He says: “They’re vaccinating for every other [livestock] disease, TB testing involves [such an] upheaval, is stressful – one single vaccination each year [is all it would involve].” Chris’s own cattle herd was hit by TB several years ago, and he was forced to endure his animals being carted off to be destroyed: “You lose money every time...you can’t believe the human cost of this.” 

James Price, an organic beef farmer, has also been through a positive TB test on his 100-acre farm in north Devon. He saw a number of pedigree cattle shipped off in early 2012, an experience he describes as “devastating, stressful, [with] many sleepless nights.”

“I lost half my herd, 11 in total, with four cows in calf – baby calves inside – when they were killed,” he says. “But some didn’t have TB.” The farmer says a post-mortem revealed that some of the animals had been incorrectly diagnosed as TB positive.

“Twenty per cent of tests, on average, are incorrect... I’ve lost thousands of pounds, and the organic status is not compensated for,” he says. The Government’s compensation package following a positive TB test controversially makes no distinction between conventional or organic cattle, something several farmers complained about.

“There could be £30-40,000 lost, and it’s stressful loading your animals for slaughter, [especially] when they’ve not got TB,” says James. “I’ve had enough – but my father did this for 70 years.”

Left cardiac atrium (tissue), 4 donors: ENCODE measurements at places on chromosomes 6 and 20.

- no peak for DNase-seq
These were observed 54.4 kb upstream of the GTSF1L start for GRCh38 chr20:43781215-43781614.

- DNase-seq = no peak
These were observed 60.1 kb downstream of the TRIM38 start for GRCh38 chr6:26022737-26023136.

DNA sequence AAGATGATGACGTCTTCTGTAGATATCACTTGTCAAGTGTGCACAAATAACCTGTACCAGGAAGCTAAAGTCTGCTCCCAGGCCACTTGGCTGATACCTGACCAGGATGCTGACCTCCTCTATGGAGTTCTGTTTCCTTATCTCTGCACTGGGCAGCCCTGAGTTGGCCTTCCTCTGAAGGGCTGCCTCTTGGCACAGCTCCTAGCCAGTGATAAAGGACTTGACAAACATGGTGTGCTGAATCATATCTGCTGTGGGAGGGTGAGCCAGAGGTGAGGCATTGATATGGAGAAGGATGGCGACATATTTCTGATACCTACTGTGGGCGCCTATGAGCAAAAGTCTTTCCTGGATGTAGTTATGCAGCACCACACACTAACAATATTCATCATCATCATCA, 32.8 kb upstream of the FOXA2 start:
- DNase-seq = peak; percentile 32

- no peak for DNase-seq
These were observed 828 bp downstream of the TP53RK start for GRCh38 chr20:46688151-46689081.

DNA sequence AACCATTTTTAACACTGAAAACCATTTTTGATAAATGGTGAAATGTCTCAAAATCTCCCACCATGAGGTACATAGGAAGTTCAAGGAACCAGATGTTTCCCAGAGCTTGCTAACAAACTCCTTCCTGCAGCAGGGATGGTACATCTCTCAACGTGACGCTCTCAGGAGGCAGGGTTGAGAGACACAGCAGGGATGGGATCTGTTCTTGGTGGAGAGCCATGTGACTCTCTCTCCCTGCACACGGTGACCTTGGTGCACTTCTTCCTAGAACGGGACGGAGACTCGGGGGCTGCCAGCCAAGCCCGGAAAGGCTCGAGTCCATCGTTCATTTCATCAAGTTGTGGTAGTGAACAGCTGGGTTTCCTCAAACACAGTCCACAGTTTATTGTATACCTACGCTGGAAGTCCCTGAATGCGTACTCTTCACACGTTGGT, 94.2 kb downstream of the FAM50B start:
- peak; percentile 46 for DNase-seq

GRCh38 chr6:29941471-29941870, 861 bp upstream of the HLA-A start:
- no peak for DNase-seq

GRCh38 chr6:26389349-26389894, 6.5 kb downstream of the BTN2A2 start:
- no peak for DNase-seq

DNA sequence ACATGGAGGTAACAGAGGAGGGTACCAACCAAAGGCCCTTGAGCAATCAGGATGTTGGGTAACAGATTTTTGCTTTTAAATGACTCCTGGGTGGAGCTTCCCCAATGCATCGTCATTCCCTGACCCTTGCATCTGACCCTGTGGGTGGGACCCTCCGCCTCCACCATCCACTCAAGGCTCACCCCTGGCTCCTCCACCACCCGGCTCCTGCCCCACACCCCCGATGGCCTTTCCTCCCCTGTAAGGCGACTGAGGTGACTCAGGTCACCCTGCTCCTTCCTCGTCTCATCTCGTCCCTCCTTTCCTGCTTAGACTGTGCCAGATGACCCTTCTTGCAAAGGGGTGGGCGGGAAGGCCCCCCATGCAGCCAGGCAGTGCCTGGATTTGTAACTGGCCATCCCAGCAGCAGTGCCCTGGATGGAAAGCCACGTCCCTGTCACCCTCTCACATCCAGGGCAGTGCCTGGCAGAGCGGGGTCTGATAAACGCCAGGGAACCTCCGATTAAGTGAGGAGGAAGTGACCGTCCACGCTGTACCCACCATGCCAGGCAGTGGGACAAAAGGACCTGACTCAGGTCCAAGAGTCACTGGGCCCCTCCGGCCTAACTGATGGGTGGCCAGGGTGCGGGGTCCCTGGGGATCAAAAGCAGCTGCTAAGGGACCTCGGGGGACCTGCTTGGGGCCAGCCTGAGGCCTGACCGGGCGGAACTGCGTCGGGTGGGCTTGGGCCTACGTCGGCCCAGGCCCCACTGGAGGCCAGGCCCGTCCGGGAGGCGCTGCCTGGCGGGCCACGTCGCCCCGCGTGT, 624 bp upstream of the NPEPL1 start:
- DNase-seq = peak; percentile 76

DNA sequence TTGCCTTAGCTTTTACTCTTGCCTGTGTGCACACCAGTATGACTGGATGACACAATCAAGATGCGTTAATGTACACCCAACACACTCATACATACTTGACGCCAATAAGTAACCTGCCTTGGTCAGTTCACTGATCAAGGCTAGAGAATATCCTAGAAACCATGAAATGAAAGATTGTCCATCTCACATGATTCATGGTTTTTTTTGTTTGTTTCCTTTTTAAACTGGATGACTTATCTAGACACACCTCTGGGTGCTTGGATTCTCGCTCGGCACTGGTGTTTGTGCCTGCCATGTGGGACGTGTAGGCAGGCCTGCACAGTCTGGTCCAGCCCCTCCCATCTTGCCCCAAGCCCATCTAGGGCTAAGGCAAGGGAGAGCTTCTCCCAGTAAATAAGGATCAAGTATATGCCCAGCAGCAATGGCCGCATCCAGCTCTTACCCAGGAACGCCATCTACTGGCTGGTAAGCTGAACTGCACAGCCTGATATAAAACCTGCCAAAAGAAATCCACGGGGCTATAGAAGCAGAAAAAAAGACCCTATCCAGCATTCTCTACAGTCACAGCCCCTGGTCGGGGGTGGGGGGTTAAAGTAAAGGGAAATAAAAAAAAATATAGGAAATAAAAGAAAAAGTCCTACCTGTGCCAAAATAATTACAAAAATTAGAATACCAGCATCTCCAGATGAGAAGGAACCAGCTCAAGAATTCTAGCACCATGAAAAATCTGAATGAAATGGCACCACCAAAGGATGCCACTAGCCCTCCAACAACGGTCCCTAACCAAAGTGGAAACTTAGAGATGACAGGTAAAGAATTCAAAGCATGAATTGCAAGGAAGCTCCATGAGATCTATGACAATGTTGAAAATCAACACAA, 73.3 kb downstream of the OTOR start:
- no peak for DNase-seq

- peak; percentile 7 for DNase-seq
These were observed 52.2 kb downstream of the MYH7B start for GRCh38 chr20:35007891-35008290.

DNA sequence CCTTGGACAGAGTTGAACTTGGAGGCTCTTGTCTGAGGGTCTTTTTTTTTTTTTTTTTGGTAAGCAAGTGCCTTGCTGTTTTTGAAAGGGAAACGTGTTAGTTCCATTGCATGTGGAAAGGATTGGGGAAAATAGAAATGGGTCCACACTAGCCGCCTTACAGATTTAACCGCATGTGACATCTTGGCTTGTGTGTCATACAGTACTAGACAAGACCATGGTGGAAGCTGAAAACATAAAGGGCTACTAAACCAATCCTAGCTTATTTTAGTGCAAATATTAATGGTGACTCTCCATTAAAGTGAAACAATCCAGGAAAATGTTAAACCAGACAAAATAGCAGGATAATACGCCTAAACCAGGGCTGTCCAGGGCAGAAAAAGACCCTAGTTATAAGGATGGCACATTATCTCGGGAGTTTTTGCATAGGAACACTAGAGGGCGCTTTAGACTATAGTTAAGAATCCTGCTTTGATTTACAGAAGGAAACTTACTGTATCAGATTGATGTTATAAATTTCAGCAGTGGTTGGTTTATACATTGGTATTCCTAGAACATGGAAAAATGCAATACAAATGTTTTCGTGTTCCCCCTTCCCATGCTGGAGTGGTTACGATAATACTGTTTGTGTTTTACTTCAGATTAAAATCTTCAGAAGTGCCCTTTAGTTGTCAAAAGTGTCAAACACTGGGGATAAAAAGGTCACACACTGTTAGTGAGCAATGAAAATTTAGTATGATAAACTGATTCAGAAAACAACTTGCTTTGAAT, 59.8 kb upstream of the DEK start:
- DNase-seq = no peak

He believes the impending badger culls will prove to be fruitless and wants to see a cattle vaccine trialled: “It’s not going to work, [around here] there’s 30 to 40 per cent more badgers than was estimated... high powered rifles in the dark? Why not vaccinate?”

The farmer, who was a slaughter-man during the foot and mouth crisis, admits that in his area most farmers are in favour of the cull, and that his opposition to the killing has led to tensions: “I’ve got a lot of stick at markets,” he says. “But the cull’s not right, for the countryside, for badgers, for cattle.”

The main anti-cull lobby, made up of animal welfare and wildlife groups, argue the cull will have little impact on halting TB, could spread the disease by dispersing infected animals, and risks an “animal welfare disaster”. They want the Government to vaccinate badgers – as is currently being trialled in Wales – or to lobby the EU to allow the use of the BCG.

The opponents accuse the Government and farming lobby of ignoring evidence from the biggest-ever research project into cattle TB, the Randomised Badger Culling Trial (RBCT), commissioned by the previous Labour government, which concluded that “badger culling can make no meaningful contribution to cattle TB control in Britain”.